1. Nasdaq's Comic Relief
Enough with the jokes
(NDAQ - Get Report)
! Stop splitting our sides and be serious for a second. Now tell us: Is that really your final
The Nasdaq finally emerged from its shelter Wednesday and announced it will offer cash and rebates totaling $40 million over the next six months to compensate clients burned by its bungling of Facebook's bomb of an IPO. Once it gets the sign-off from the
Securities and Exchange Commission
, Nasdaq plans to pay $13.7 million in cash to affected member firms and offer the remainder to members in the form of credits to reduce trading costs.
Let's start with the cash reparations first, because that's certainly the part of the deal that Facebook's biggest market makers --
-- regard as the most hilarious. The foursome contends it lost upward of $115 million because of the technical problems during the IPO, so Nasdaq's puny peace offering simply won't cut it.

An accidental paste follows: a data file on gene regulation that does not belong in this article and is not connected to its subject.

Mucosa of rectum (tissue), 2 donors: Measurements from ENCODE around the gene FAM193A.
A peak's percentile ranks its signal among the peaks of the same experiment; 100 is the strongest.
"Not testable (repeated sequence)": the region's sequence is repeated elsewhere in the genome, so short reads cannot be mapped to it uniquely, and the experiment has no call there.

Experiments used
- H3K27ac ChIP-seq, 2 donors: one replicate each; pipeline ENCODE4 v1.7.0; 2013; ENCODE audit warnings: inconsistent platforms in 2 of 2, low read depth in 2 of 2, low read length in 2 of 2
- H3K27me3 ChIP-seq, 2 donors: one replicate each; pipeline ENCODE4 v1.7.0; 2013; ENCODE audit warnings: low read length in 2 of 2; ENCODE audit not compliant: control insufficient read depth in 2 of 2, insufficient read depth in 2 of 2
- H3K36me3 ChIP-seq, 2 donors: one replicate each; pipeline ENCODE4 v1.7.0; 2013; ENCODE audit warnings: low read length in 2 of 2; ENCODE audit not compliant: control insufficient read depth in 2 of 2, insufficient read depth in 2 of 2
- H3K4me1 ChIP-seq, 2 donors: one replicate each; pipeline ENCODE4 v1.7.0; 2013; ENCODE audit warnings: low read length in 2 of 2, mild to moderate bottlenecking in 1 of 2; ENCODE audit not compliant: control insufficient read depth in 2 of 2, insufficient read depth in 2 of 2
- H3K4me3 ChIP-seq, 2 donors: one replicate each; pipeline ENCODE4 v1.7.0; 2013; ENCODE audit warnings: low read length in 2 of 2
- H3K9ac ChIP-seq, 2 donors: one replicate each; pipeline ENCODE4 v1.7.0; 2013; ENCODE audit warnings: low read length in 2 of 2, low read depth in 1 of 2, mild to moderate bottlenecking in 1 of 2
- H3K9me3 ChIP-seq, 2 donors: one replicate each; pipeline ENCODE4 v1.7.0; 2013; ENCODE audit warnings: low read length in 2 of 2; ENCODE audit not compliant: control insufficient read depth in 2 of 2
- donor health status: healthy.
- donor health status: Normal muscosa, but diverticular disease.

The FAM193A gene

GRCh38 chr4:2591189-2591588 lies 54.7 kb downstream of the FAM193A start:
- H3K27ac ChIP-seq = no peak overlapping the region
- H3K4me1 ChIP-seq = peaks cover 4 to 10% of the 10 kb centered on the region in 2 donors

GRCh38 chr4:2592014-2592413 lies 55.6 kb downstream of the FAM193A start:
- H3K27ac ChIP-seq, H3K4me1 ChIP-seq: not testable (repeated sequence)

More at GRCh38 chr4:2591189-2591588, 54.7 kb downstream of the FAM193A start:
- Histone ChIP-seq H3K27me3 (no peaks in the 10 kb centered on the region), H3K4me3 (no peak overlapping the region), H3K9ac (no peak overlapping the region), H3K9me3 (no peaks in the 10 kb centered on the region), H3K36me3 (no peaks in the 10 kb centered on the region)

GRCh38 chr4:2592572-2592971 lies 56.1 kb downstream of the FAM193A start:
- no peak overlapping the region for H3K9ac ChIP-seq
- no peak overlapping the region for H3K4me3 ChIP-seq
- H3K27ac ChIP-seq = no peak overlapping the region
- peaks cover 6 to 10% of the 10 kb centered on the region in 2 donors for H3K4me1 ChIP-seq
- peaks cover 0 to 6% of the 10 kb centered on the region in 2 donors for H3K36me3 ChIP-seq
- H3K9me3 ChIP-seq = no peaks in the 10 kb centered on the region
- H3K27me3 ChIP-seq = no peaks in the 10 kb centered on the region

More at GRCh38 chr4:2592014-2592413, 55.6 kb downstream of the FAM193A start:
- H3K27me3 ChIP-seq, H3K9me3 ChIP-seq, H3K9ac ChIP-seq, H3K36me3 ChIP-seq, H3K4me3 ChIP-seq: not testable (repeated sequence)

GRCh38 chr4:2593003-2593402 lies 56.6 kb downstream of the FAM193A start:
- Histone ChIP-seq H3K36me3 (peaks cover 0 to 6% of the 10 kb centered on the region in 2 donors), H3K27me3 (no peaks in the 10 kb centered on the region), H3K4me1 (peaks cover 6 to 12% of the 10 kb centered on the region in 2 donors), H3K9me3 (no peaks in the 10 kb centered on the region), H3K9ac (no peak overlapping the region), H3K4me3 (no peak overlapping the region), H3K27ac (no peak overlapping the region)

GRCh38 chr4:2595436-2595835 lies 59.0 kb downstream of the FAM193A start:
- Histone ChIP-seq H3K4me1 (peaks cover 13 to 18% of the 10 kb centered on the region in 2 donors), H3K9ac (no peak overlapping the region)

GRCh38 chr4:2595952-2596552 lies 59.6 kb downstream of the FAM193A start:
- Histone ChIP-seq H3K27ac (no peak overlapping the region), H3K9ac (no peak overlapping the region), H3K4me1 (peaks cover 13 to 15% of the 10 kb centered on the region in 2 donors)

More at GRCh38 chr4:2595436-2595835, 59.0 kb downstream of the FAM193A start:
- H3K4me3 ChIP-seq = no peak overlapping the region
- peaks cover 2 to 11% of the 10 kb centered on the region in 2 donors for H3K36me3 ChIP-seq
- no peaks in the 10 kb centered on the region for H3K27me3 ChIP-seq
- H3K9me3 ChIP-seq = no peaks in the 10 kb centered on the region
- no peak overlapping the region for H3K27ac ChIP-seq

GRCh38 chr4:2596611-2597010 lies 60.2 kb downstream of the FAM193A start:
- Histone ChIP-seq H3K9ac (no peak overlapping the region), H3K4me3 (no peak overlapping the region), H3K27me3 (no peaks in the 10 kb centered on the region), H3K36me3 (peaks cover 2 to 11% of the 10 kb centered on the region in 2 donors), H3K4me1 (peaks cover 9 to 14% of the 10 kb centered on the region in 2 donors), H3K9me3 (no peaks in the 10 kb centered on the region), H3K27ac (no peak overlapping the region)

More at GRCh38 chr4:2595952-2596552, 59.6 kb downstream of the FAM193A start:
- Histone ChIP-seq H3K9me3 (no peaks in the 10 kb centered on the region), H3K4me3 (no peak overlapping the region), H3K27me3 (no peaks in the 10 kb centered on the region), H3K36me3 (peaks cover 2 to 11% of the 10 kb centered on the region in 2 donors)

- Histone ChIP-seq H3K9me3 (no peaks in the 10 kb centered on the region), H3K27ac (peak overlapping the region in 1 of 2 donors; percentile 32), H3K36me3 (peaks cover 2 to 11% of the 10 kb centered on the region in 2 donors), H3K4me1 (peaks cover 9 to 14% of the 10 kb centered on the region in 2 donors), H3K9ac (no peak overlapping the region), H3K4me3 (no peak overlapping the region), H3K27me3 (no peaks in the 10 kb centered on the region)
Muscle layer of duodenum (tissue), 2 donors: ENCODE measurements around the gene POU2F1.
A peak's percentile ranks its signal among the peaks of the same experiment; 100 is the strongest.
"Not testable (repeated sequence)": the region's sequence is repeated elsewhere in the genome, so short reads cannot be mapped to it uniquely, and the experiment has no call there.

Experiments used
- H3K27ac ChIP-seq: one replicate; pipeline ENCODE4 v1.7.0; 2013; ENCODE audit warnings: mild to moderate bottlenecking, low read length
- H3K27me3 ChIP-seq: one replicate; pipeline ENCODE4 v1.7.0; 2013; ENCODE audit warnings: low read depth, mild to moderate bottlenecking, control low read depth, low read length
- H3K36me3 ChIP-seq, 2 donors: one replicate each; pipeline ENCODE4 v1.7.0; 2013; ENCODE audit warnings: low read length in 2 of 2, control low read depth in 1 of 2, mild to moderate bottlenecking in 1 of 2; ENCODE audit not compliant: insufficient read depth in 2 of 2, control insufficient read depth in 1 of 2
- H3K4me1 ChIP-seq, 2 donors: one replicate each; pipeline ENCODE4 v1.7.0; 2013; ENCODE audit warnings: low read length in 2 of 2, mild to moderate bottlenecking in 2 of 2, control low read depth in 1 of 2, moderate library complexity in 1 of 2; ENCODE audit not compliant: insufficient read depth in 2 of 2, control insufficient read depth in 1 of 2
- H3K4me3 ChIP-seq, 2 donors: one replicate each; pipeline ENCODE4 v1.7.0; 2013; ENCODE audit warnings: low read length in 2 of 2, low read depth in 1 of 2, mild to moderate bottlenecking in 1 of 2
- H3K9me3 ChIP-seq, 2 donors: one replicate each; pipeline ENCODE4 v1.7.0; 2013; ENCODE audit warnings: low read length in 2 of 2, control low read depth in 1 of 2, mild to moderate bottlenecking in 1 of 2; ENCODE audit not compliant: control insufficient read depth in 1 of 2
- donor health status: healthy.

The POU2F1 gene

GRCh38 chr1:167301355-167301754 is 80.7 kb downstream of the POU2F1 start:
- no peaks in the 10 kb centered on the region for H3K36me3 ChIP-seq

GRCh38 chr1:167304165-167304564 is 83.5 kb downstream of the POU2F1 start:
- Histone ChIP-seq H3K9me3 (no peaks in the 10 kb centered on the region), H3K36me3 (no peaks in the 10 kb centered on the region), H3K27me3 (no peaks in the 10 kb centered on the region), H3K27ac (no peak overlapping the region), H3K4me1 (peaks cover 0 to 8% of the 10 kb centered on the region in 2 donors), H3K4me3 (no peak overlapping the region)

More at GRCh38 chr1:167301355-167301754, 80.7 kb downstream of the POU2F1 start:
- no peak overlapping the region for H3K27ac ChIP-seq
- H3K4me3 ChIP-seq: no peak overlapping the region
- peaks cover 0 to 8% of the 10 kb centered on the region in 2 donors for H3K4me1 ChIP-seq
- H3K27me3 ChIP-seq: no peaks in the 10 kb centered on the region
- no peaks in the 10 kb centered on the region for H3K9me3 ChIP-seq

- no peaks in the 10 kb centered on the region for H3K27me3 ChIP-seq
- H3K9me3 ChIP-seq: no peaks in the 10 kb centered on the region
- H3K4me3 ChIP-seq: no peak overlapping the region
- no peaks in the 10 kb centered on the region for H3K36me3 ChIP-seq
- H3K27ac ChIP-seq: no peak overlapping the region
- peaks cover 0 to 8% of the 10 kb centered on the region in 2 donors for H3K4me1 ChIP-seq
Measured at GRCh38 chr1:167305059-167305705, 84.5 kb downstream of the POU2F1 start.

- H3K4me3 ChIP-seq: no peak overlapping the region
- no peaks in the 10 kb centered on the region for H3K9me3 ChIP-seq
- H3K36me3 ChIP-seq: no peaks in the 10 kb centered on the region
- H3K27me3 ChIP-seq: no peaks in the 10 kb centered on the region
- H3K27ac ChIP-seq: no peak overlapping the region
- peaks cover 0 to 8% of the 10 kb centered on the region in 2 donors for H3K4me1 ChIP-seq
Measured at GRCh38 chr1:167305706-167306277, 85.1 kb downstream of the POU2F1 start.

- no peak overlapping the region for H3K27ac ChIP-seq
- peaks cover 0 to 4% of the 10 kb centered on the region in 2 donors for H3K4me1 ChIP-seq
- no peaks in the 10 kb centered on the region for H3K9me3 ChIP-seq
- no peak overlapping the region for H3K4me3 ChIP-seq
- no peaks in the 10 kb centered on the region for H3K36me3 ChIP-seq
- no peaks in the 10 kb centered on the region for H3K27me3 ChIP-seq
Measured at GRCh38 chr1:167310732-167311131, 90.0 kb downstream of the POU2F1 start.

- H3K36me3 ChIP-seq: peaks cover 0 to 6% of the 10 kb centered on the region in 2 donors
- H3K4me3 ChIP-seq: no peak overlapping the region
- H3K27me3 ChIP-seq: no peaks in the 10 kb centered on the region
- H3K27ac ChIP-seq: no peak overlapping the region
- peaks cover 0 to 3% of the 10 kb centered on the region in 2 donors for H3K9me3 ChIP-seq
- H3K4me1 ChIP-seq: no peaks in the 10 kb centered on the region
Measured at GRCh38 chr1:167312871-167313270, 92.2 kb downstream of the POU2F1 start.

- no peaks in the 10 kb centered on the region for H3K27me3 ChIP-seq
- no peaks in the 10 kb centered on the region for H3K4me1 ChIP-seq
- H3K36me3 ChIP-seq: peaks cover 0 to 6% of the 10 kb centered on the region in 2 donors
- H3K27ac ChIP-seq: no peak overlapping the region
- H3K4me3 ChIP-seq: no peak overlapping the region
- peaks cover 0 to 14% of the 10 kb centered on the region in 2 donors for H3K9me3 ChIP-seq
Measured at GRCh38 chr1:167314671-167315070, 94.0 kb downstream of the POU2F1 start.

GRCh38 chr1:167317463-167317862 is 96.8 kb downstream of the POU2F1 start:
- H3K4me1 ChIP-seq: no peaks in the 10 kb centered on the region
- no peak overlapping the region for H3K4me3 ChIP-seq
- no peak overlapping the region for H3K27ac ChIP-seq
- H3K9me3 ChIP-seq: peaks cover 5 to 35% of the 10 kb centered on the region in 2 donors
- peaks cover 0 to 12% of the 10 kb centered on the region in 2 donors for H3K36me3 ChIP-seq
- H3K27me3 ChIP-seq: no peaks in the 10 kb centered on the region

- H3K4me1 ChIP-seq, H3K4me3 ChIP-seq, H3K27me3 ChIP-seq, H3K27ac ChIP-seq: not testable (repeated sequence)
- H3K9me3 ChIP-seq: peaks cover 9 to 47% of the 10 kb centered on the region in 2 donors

Knight Capital was the first responder to guffaw at Nasdaq's plan, saying it "does not come close to covering reported losses" and is "simply unacceptable".
Okay, fine. Maybe they weren't guffawing, but we know they found the idea laughable.
, the operator of the New York Stock Exchange, was not involved in the offering, it could not help but get in on the refund joke, claiming the plan forces "the industry to subsidize Nasdaq's missteps and would establish a harmful precedent that could have far reaching implications for the markets, investors and the public interest."
Well, that's probably stretching things a bit too far, but you know if anybody is getting a belly laugh from seeing Nasdaq CEO Bob Greifeld squirm, it's those guys. Although it may be hard to remember now, there was a time not too long ago when you could not wipe the silly grin from Greifeld's now grim face after he beat out the NYSE for what was once a trophy listing.
Now, with its stock down more than 30% from its offering price, Facebook has undoubtedly turned into the booby prize. And while it's understandable for Nasdaq's rival to smile over the sudden change in circumstances, for investors caught up in this unending sideshow, the losses are clearly no laughing matter.
Written by Gregg Greenberg in New York